If you're like most people, you hate painting your house. The work stretches on, weekend after weekend, until you can't stand the sight of a paintbrush.

And that's the problem - using a brush. You'd like the job a lot more if you'd use a high-pressure sprayer. These rigs are quite expensive, so it wouldn't pay to buy one; but You can rent one for about $30 a day, and in that day paint your entire house.

Sound interesting? Here's a how it works: Instead of atomizing paint by mixing it with air, high-pressure sprayers do the job by pumping the paint through a tiny nozzle opening. The high pressure involved - about 2,500 psi - breaks the paint into minute droplets as it leaves the nozzle. All that pressure also moves a lot of paint in a hurry. An airless gun can apply about a gallon of paint in two minutes.

Since there's no stream of air blowing the paint around, you get much less fogging and drifting than with an air-type sprayer. This wastes less paint and cuts down on masking and cleanups. The paint also does a good job of working its way into cracks and the surface textures of masonry and shingles.

Of course you can't expect any sprayer to paint with the sharp-edged precision neccessary to do trim work. You'll still need a brush to handle window and door firm, for example, but the sprayer still saves a tremendous amount of time if you use it properly. Here's a good painting sequence that I used the last time I sprayed my house.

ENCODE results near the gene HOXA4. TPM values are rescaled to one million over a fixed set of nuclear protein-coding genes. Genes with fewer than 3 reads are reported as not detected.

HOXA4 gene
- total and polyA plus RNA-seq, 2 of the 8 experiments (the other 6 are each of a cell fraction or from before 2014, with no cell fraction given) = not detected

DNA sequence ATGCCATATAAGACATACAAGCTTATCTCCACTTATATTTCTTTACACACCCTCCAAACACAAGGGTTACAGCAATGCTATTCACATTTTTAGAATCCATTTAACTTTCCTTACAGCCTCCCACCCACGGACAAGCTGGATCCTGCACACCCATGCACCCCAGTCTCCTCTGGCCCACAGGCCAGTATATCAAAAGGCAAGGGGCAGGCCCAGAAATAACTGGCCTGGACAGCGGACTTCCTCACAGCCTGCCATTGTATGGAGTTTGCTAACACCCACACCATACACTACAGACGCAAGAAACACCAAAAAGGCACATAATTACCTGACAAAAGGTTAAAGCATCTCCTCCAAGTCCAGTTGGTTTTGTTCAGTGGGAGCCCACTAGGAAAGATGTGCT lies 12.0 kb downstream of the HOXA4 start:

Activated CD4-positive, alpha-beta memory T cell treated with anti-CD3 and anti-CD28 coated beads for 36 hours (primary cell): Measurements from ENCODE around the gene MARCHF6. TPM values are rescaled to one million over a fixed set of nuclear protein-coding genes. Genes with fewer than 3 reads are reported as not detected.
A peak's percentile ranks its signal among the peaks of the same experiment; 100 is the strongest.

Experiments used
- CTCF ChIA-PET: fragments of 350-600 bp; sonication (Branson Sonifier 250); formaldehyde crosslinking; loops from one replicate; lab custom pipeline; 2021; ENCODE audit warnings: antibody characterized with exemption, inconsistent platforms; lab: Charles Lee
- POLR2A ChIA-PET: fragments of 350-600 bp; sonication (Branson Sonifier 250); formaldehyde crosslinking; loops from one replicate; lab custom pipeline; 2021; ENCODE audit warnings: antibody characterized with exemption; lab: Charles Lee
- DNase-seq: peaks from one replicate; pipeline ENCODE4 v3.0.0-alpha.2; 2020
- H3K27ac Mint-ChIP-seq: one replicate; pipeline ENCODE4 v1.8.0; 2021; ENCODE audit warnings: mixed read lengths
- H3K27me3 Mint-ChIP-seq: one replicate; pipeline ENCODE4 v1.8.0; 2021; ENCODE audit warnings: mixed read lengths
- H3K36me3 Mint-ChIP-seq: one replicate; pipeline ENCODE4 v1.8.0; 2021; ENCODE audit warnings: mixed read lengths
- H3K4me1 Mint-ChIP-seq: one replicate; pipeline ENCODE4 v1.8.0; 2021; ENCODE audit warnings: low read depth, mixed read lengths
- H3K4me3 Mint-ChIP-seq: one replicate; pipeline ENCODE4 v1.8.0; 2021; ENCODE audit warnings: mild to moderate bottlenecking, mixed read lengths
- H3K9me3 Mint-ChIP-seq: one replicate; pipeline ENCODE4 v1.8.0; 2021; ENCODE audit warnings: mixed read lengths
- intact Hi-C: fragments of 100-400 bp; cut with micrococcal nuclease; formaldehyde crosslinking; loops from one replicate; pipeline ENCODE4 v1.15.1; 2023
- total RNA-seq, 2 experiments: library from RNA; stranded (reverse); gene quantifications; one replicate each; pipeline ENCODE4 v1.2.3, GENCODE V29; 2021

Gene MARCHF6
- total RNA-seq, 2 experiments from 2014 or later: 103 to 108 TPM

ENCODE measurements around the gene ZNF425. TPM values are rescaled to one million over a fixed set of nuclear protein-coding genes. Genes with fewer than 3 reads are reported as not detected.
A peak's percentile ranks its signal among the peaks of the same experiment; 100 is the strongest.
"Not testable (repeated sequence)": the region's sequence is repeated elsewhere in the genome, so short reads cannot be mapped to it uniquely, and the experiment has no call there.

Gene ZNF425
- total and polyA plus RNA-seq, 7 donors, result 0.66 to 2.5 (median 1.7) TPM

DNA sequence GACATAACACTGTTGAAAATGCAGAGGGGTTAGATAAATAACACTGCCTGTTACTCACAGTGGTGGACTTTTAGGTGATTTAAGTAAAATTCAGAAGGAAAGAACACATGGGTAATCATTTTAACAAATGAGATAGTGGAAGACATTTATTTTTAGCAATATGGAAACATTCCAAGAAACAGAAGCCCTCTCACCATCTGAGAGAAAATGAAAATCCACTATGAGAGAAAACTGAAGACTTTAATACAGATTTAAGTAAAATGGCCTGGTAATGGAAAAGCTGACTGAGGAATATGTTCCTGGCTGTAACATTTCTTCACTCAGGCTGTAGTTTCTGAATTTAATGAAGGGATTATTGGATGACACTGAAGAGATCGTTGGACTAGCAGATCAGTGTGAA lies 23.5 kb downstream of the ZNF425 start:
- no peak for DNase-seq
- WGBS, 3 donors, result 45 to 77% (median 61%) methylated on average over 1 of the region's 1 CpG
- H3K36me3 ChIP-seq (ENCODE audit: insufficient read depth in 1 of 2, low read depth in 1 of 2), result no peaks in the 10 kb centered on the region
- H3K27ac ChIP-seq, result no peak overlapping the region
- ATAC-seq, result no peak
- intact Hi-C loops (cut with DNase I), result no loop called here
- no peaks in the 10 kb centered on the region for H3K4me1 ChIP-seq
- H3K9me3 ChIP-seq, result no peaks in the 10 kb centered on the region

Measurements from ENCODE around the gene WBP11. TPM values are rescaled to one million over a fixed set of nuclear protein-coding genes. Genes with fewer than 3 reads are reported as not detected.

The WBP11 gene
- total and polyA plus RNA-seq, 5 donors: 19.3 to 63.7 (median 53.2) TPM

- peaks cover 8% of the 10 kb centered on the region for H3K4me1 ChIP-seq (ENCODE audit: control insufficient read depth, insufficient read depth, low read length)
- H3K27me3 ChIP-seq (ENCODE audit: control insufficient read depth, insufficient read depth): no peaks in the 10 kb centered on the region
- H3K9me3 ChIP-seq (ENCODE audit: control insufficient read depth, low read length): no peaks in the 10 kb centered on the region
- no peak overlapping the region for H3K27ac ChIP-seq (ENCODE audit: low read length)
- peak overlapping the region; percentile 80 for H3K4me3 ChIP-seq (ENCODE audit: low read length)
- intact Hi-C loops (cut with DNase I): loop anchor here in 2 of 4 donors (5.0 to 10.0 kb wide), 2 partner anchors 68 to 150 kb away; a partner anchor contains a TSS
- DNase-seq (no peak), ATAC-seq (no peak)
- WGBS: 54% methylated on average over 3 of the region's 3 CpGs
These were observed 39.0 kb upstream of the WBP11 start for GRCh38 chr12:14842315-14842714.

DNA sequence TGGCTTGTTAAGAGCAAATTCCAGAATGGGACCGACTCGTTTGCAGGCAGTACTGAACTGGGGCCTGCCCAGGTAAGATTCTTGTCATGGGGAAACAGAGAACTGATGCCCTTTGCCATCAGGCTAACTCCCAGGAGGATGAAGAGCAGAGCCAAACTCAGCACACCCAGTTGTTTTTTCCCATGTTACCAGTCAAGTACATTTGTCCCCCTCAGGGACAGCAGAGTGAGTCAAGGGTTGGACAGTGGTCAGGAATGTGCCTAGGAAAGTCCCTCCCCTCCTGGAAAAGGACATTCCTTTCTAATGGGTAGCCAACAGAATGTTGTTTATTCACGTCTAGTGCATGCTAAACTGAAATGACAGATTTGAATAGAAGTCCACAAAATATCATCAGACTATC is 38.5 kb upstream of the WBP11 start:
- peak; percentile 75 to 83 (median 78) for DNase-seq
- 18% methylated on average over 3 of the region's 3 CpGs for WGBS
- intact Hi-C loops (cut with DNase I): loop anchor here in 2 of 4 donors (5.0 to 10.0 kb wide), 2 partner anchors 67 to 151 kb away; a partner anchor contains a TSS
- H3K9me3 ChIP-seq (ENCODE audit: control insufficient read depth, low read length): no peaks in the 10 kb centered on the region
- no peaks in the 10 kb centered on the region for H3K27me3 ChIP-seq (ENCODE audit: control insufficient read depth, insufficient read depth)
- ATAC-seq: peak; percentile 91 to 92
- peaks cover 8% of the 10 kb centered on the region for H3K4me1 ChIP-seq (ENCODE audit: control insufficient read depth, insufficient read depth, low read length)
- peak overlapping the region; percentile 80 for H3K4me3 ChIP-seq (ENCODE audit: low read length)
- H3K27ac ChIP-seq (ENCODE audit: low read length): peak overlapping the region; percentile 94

Start by spraying the siding. Don't bother to mask windows of trim, just spray right up to the trim and forget about the small amount of paint that laps over onto it. After the main body of the house is dry, go back and paint the trim with a brush , using a gloss or semi-gloss trim paint. To make the work go fast, apply the trim paint only to the faces and inner edges of the trim, not to the outside edges.

When you paint window trim, you probably go to great pains to avoid getting paint on the glass. Actually, you're supposed to get the paint on the glass. It seals the glass-to-wood joint against mositure. When the paint dries, you should go back with a razor-blade scraper and remove all but a very thin strip of this paint on the glass. While you're doing this, you can also scrape away any paint that drifted onto the glass while you were spraying. That's why I don't bother with masking - it's a waste of time if you have to scrape anyway.

If you have to work on a ladder, be sure to pad the ends of the ladder rails with the carpet of foam rubber so you won't damage the fresh paint on the siding.

Other warnings: Never put your hand in front of the high-pressure nozzle; the paint comes out with enough force to penetrate your skin. And keep the gun moving at all times. Paint comes out so fast it will build up and start dripping if you hold it still for even a split second.

Where can you get a high-pressure sprayer? Almost all rental agencies now stock them, as do many hardware stores.